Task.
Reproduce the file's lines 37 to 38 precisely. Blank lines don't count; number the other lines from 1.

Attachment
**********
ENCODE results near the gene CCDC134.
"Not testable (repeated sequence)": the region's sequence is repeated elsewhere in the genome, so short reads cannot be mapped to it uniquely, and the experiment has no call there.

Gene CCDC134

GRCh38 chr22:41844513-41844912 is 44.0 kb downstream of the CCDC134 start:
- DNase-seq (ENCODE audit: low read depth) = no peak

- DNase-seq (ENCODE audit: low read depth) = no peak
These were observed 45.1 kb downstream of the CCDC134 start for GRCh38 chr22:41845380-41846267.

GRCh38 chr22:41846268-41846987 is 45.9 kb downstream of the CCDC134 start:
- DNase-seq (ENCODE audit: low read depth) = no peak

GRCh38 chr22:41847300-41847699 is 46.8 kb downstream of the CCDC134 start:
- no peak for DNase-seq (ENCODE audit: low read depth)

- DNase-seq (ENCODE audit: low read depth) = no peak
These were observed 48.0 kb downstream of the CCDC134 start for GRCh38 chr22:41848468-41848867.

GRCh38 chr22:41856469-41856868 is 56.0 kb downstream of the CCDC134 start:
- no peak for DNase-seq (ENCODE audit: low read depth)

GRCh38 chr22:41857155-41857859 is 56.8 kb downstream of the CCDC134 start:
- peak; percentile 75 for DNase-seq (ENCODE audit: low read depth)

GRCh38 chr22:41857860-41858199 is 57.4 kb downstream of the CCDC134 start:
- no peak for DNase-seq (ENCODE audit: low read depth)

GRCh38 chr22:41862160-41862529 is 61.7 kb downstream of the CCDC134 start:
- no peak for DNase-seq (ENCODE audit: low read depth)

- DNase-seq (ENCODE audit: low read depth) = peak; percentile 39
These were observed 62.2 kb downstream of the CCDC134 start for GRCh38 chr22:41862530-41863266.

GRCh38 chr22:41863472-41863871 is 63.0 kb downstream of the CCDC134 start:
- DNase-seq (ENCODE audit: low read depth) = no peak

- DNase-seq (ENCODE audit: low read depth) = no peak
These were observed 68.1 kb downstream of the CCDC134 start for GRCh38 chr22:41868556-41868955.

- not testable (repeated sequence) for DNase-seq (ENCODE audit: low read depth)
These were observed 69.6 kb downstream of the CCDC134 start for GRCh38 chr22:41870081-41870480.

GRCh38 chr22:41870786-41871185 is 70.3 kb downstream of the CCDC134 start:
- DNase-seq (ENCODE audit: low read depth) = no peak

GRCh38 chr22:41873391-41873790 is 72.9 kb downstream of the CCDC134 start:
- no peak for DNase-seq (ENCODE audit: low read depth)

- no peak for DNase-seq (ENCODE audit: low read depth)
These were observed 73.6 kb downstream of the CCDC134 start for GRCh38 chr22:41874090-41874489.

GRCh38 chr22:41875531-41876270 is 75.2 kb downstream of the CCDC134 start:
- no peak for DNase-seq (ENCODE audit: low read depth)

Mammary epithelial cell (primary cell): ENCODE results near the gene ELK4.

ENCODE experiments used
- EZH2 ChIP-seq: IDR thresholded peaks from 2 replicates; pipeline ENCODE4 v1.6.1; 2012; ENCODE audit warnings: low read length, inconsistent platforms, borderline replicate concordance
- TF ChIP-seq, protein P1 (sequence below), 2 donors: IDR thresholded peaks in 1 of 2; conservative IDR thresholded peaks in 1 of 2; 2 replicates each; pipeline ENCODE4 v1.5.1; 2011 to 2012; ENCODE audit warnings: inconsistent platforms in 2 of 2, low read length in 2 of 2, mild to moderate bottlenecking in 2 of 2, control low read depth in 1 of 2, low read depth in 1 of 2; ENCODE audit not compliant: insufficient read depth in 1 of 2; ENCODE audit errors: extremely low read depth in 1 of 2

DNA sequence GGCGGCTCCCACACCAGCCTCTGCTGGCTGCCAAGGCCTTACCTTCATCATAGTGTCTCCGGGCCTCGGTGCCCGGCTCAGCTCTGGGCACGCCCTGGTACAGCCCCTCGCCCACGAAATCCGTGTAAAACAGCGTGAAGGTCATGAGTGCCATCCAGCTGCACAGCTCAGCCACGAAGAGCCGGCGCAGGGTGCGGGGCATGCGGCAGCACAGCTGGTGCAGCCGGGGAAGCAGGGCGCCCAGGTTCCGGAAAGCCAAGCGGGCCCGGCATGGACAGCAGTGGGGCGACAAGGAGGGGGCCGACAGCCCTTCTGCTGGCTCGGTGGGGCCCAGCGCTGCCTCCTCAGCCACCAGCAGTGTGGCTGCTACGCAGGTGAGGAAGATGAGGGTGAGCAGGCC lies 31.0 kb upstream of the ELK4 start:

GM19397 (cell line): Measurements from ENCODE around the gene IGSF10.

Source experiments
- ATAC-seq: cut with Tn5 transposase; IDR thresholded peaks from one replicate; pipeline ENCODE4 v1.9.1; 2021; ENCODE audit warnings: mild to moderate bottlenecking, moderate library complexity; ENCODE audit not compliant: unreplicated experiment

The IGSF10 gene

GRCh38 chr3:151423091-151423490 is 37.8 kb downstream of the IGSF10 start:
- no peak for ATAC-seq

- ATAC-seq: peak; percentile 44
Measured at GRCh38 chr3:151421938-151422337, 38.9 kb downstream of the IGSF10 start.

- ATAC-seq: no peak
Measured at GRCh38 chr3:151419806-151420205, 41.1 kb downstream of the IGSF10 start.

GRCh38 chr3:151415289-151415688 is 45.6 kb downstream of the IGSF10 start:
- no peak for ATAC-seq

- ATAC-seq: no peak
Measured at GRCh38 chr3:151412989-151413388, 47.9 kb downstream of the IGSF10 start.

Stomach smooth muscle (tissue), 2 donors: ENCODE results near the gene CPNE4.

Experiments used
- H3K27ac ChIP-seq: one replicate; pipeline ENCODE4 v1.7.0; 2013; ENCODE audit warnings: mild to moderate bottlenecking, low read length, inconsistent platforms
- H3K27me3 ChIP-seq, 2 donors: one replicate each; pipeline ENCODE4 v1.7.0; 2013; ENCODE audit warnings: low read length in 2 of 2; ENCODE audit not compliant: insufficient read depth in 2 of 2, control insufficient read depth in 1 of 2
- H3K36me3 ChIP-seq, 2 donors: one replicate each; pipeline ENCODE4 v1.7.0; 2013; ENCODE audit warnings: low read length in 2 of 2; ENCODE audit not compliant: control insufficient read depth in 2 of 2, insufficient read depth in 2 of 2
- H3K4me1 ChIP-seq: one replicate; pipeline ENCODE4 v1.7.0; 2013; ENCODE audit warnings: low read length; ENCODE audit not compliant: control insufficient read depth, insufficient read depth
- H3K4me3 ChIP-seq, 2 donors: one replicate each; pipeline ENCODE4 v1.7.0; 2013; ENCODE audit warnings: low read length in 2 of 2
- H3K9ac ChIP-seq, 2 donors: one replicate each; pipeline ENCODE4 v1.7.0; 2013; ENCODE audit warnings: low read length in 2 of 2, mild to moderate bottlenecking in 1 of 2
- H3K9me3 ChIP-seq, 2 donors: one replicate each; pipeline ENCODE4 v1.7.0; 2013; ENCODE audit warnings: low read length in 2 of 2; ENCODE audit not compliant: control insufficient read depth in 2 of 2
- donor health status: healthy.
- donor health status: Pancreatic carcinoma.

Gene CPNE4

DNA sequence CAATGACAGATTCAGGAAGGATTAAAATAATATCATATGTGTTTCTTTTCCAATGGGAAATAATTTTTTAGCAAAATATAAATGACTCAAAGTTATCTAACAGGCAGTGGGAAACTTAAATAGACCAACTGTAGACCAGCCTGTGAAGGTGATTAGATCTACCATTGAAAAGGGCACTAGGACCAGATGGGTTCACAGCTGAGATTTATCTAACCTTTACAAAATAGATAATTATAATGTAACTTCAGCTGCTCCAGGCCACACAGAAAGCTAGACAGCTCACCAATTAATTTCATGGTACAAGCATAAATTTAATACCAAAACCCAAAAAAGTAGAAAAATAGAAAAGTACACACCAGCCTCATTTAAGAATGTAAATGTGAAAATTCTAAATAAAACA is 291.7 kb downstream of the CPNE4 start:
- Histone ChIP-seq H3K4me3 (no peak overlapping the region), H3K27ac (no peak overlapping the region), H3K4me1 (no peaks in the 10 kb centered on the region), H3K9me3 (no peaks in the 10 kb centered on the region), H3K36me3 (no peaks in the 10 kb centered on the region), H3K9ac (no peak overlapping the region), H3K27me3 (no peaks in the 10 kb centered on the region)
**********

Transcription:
- no peak for DNase-seq (ENCODE audit: low read depth)

Mammary epithelial cell (primary cell): ENCODE results near the gene ELK4.